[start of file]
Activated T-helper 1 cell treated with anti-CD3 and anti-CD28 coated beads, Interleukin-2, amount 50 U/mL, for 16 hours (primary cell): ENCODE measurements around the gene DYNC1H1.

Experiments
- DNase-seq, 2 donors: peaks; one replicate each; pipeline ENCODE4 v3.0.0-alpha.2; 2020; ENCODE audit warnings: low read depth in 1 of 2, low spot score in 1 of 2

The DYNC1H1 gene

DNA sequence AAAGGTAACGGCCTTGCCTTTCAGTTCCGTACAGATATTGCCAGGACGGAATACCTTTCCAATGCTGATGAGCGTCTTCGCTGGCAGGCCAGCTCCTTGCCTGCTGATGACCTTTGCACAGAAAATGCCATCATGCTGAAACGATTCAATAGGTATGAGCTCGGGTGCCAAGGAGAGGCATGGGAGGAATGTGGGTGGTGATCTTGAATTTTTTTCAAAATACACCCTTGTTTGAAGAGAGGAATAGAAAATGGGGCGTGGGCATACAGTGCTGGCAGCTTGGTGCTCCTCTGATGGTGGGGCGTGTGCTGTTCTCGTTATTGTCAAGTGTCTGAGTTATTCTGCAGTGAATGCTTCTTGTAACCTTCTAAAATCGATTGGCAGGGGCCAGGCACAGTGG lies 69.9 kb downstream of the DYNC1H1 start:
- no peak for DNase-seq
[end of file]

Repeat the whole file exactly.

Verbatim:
Activated T-helper 1 cell treated with anti-CD3 and anti-CD28 coated beads, Interleukin-2, amount 50 U/mL, for 16 hours (primary cell): ENCODE measurements around the gene DYNC1H1.

Experiments
- DNase-seq, 2 donors: peaks; one replicate each; pipeline ENCODE4 v3.0.0-alpha.2; 2020; ENCODE audit warnings: low read depth in 1 of 2, low spot score in 1 of 2

The DYNC1H1 gene

DNA sequence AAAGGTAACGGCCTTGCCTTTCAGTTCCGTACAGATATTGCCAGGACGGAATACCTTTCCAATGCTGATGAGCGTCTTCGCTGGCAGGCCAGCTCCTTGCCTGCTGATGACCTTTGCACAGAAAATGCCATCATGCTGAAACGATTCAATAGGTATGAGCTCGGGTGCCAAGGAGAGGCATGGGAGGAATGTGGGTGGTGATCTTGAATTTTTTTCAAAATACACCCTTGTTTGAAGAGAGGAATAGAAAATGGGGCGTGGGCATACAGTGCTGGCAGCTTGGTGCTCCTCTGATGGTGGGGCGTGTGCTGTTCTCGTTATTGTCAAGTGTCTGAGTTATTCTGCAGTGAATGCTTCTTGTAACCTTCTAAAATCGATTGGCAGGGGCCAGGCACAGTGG lies 69.9 kb downstream of the DYNC1H1 start:
- no peak for DNase-seq